Corporate Law

Author: Andrew Hennigar & Mike Weber

Imagine a time and place where all of your company’s co-owners (shareholders) are working harmoniously and completely agree on the company’s course. For many co-owners at the start of their company’s lifecycle, this is the reality and a fantastic place to be. However, for most, there will be hiccups along the way and it is critical that co-owners be mindful from the outset of the obstacles and disputes that they may need to navigate down the road. To alleviate these challenges, we typically recommend that co-owners of a business enter into a shareholders’ agreement which outlines the business deal and expectations of all shareholders.

Shareholders benefit from certain minimum corporate law protections that apply to all companies. The value and primary purpose of a shareholders’ agreement lies in its ability to supplement legislation to provide additional or tailored protections and mechanisms to deal with unique and important issues before they become problems. A shareholders’ agreement is especially critical where the company is private. Shareholders’ interests and motivations may vary or diverge over time and simply selling your way out of a disagreement is not an option as it may be with a publicly traded company.

An effective shareholders’ agreement clearly delineates the relationship among shareholders in respect of a number of issues including:

  • Governance/composition of the board of directors;
  • Special voting or approval thresholds regarding major business decisions;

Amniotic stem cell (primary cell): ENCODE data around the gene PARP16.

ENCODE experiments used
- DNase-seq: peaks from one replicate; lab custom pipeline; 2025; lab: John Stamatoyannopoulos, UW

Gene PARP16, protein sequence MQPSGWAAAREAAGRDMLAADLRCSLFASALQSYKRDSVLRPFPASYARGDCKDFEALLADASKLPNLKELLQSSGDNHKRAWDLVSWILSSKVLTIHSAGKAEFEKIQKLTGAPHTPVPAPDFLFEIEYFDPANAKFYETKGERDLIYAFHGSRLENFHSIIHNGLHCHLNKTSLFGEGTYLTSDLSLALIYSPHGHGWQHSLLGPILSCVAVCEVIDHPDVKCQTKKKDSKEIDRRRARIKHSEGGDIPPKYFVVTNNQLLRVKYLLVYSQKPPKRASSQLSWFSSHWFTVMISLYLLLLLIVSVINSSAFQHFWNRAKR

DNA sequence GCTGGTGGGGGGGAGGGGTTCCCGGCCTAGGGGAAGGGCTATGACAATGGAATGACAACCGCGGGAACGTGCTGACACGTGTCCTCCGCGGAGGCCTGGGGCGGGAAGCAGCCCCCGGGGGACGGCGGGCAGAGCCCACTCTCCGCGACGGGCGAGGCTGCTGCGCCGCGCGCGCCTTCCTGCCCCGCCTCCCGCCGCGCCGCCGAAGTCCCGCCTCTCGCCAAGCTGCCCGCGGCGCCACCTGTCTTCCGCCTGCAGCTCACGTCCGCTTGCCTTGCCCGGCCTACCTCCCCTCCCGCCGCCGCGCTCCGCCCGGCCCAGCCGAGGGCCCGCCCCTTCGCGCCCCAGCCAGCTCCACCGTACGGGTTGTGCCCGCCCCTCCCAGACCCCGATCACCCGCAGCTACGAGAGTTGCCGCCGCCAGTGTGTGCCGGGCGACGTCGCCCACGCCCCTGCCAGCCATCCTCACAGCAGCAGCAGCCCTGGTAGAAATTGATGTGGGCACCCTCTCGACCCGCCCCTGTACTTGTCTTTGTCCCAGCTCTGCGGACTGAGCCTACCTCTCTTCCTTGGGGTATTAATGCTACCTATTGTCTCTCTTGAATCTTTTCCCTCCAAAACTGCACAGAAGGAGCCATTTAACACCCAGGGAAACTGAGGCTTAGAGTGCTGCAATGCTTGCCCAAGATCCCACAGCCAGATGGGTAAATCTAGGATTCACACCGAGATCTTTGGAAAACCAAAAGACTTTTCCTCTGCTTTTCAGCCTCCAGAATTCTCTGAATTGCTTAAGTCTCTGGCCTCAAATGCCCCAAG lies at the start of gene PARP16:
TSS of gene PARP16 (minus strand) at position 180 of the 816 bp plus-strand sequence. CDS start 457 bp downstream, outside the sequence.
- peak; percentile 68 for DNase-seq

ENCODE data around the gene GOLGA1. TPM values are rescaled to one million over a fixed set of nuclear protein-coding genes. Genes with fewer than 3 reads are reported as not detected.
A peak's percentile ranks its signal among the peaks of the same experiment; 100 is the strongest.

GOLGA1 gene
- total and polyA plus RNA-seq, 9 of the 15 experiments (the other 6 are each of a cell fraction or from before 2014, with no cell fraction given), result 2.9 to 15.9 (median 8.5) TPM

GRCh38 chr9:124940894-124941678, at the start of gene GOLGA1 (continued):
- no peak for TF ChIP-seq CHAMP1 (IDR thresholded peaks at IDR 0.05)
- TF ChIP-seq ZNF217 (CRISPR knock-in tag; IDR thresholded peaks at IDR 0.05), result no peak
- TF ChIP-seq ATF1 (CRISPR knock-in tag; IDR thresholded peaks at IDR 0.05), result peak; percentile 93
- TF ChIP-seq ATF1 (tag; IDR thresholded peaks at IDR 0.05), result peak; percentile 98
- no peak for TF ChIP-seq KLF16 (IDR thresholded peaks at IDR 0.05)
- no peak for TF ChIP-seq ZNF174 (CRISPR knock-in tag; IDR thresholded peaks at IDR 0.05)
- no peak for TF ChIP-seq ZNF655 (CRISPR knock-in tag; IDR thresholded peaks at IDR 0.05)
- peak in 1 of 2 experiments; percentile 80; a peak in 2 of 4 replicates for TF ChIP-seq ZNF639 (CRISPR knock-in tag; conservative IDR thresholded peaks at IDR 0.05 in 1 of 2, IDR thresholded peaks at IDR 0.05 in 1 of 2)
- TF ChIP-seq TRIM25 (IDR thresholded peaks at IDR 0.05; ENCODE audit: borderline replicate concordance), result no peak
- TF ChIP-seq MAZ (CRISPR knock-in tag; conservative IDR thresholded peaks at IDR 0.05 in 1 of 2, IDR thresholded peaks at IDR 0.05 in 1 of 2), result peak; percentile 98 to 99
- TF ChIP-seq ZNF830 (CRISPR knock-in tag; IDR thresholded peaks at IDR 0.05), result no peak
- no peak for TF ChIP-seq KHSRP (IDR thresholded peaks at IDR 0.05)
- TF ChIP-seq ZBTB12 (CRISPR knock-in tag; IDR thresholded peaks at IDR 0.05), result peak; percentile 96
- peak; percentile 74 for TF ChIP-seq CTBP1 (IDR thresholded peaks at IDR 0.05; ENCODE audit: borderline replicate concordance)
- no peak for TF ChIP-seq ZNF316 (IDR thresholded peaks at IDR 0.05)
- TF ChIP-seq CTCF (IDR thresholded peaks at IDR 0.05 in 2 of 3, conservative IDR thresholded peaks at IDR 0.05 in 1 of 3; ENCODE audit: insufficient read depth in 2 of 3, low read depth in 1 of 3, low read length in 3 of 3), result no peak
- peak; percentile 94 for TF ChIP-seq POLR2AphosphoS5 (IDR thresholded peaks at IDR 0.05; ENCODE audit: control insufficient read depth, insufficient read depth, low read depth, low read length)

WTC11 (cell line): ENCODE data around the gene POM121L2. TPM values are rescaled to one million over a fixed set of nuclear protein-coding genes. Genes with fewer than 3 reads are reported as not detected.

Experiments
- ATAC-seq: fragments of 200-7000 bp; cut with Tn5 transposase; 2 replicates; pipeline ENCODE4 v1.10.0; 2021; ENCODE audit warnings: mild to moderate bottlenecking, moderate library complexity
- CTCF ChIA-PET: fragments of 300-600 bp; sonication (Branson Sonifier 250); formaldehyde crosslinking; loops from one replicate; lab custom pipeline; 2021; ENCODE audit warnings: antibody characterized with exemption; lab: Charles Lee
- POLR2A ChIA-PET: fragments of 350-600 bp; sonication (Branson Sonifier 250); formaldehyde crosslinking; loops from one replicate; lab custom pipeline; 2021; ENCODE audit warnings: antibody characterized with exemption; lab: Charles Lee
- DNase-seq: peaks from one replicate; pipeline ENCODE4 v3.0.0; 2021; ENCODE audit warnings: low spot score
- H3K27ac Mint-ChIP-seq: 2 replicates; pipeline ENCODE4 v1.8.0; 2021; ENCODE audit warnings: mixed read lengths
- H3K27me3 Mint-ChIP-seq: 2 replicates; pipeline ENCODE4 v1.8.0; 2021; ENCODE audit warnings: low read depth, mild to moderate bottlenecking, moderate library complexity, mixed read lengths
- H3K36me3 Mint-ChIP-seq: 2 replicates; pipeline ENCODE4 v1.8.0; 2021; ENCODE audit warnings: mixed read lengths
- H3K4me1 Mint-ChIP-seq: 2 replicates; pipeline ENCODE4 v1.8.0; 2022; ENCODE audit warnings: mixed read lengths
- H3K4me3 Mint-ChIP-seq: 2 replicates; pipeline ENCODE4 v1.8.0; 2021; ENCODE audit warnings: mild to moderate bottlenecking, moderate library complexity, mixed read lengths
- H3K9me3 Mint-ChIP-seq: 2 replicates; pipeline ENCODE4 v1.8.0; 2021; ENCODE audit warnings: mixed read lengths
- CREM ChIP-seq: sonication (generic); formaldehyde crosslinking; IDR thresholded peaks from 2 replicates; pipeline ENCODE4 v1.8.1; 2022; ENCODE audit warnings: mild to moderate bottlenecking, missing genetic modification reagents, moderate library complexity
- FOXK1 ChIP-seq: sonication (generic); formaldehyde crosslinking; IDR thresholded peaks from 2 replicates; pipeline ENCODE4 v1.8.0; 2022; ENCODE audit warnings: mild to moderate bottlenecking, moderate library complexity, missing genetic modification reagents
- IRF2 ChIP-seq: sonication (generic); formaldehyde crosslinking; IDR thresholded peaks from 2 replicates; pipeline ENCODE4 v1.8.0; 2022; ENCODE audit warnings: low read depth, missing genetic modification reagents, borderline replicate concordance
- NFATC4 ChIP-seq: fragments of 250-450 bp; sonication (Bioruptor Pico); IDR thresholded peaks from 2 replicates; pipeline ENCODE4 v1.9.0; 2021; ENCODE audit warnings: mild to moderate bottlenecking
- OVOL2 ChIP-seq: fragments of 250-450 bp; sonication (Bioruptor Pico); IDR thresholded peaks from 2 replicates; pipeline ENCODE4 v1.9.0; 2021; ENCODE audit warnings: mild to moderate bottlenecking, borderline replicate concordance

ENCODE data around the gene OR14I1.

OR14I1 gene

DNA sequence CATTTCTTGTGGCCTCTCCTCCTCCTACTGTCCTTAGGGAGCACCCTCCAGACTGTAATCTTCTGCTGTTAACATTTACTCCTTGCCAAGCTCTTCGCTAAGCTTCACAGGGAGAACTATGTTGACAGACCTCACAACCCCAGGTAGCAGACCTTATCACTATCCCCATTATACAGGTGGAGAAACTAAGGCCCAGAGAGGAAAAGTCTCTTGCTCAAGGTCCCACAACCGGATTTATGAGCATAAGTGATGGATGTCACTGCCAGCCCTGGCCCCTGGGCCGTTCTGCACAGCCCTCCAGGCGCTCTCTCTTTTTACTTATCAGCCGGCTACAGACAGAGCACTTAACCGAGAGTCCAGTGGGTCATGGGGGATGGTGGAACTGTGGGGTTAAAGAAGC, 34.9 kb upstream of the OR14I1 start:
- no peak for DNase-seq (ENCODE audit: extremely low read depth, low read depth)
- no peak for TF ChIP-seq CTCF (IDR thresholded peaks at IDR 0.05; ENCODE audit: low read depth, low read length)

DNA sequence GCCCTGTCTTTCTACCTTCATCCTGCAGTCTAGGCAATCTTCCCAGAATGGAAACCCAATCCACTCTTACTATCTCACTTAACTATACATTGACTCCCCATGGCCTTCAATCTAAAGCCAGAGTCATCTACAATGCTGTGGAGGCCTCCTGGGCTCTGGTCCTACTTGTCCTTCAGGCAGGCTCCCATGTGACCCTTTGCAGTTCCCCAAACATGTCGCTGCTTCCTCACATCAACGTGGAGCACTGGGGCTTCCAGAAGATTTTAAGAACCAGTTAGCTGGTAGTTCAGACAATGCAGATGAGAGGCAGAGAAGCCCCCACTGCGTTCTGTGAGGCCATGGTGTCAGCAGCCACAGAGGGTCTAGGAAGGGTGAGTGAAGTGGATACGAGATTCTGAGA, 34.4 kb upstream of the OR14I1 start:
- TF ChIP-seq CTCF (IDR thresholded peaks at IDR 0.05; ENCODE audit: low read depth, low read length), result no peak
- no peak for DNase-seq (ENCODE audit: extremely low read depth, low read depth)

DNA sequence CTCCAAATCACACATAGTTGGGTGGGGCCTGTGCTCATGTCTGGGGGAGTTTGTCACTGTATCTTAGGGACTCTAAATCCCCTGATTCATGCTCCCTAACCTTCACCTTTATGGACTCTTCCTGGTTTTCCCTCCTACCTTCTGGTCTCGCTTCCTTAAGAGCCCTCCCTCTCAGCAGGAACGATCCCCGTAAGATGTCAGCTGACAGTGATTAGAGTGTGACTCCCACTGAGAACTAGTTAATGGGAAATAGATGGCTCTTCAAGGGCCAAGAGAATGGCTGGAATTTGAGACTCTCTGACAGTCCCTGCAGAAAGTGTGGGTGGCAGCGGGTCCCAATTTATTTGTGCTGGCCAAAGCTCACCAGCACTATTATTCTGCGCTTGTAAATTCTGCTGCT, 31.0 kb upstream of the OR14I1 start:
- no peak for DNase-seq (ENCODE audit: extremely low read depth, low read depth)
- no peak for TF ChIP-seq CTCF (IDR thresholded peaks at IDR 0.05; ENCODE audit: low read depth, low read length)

• Setting a dividend policy;
  • Restrictions on the transfers of shares of the company;
  • Rights and obligations in a sale of the company or its assets;
  • Financing the company;
  • Determining the conditions under which a shareholder can exit; and
  • How a shareholder’s interest will be disposed in the event of an intractable disagreement or death.

Preparing a shareholders agreement requires all parties to discuss their expectations with their legal counsel and with each other, and to set out in writing their understanding of the business deal with respect to the conduct of the affairs of the company. There is no one-size-fits-all approach to preparing a shareholders’ agreement, and each of the matters noted above may be resolved in innumerable ways given the needs and make-up of the shareholder group.

While the cost of completing a shareholders’ agreement can be significant in the early days of a company’s existence, business owners must weigh this initial business cost against the potential costs resulting from a shareholder dispute which could paralyze the business and/or become the subject of litigation. The shareholders’ agreement does not appear on your company’s balance sheet but it constitutes a valuable asset which you can use to ensure your company prospers.

Interested in hearing more? Don’t miss our upcoming webinar, Building Blocks: Structuring & Organizing Your Company, jointly presented with Boast Capital from 11:00 am – 12:00 pm PST on January 21, 2016, or contact MEP Business Counsel at 604-669-1119. To participate in the webinar register here.

This post is for informational purposes only and does not constitute legal advice or an opinion on any issue. If you are interested in receiving additional details on the topic above or advice about specific circumstances, please contact MEP Business Counsel at 604-669-1119.